Thursday, September 10, 2015

An Epic Tragedy: Lusitania by Diana Preston

Perhaps this is odd, but I find the subject of the Sinking of the Lusitania fascinating.  Perhaps it is because so many people's lives were affected and lost at once, and it was interesting to see  their reactions under pressure and fear of death, some were brave, some were cowardly, some were selfish and some were selfless. 

 Like the first book I've read on the subject, Dead Wake by Eric Larson,  An Epic Tragedy: Lusitania by Diana Preston looks at many people as they travel on the Lusitania and experience her sinking (The Lusitania was a passenger liner torpedoed by the Germans during WW1 before America entered the war).  Preston seems to repeat the accounts of  more people than Larson did, which I appreciate, even though getting glimpses of so many people does make it a bit 'crowded' at times and hard to remember who's who (that's more realistic right?).  It makes it seem like one is getting a 'bigger picture' of the event. 

 As I was reading it seemed almost as if I could see the event happening.  It was made more 'real' by Preston's describing the normal life and daily events that were happening just before and when the torpedo hit.  Some people were eating lunch, others were taking walks on the deck, one man was trying to prove to another man how the Lusitania could not be torpedoed when the question was settled by the ship being hit during his explanation! 

 And then the accounts of thoughts and actions of people as the ship sunk and they entered the water (the huge ship sunk in only 18 minutes!)  made it eerily 'come to life'.  Some were inspirational in their bravery, some were pitiable in their cowardice and the behavior of others was shocking in their desperation to focus on saving their own lives.  One man found two babies left behind on deck, picked them up and jumped into a life boat with one under each arm.  Other men pushed terrified women into lifeboats while other men and women ignored those in need and greedily fought for the means to save themselves.   Some survivors remembered having odd thoughts pass through their minds while in the water.  I was touched and amused by the account of one man, Charles Hill who was "dismayed by the determined selfishness of his fellow passengers….As Hill thrashed in the water and began to go under again, he had the irrelevant thought that 'I hadn't paid the barber for my week's shaves.'  He almost laughed.  But moments later, as he tried to swim to the surface, he felt he was 'dragging something heavy.'" When he came up he found an old man holding one of his ankles while a woman with a child held his other leg, and he didn't kick them off (which one would think would be normal reaction as is proven by the accounts of the unloving actions of others)! He grabbed onto a lifeboat and they were all pulled in.  I found Third Officer Albert Bestic's thought, as he hung on to an upturned collapsible lifeboat, especially striking when he "shuddered" at the sounds around him, "like the despair, anguish and terror of hundreds of souls passing into eternity."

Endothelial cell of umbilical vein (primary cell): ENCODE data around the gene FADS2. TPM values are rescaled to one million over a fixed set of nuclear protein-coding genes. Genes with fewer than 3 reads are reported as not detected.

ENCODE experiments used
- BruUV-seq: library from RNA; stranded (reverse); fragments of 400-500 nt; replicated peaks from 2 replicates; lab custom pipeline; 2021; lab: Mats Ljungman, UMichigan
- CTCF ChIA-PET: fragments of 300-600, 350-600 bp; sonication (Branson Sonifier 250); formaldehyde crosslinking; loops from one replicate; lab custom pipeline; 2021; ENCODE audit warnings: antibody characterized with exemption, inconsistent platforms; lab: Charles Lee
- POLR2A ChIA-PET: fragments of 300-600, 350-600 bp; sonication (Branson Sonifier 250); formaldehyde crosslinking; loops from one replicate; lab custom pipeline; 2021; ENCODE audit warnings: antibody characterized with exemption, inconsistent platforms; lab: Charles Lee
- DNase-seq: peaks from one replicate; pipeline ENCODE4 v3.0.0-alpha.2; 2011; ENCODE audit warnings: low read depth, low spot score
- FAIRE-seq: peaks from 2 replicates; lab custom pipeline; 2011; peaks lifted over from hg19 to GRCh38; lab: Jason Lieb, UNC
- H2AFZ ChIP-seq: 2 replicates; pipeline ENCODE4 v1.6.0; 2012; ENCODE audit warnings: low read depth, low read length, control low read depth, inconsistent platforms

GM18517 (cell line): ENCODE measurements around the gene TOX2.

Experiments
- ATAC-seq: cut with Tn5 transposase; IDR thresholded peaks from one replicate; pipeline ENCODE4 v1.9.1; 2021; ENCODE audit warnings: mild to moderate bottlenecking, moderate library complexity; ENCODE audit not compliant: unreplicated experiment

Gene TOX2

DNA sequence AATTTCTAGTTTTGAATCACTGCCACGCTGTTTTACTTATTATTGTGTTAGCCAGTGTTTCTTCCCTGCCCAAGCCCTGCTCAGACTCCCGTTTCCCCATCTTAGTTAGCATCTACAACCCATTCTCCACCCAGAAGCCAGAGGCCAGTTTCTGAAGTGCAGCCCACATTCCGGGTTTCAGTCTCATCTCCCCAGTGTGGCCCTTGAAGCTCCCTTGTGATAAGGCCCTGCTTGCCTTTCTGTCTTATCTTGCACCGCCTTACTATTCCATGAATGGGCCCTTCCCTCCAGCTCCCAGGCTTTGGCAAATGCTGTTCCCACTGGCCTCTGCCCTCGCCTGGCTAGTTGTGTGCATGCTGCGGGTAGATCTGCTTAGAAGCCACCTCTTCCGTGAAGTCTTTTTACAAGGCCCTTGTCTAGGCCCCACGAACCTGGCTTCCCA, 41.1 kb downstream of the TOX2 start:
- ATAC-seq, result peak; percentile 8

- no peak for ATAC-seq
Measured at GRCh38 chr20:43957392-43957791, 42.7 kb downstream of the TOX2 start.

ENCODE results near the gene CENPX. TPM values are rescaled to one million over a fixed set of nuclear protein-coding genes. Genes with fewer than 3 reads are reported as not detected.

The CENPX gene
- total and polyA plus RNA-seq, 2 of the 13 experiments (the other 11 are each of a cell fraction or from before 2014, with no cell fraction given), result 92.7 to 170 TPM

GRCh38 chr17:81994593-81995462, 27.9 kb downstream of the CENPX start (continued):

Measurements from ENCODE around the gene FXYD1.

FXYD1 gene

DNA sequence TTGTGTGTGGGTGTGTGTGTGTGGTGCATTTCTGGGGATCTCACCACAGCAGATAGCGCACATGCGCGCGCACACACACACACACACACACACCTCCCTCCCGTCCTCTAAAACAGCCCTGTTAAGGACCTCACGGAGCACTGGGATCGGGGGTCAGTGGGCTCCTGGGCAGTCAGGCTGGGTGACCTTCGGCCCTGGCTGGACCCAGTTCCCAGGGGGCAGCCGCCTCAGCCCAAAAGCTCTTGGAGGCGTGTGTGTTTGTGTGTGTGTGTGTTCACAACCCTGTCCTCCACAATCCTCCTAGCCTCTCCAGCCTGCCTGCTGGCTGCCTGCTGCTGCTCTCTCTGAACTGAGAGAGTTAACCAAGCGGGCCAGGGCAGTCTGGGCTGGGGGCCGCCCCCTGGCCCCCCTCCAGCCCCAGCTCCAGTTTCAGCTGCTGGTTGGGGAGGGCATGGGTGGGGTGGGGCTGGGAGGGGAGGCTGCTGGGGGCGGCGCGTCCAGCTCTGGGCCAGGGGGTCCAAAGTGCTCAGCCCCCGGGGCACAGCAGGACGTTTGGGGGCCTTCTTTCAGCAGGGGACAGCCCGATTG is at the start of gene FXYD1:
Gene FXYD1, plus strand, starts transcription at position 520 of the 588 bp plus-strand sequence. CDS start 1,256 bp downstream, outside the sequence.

Diana Preston writes well and keeps the interest almost all of the way through.   Towards the end of the book she deals with conspiracy theories, questions, speculations and motives about the sinking of the Lusitania, and I found that a bit boring, though others may not. There were was some bad language used (quotations of various people at the time), and there was at least one detail given about someone's tatoo that I absolutely did not need to know….

It is an interesting account, a sobering look at the actions and thoughts of various people who are close to being summoned to stand before God.


Many thanks to the folks at Bloomsbury Publishing for sending me a review copy of this book! My review did not have to be favorable.
One of the places where this book may be purchased is

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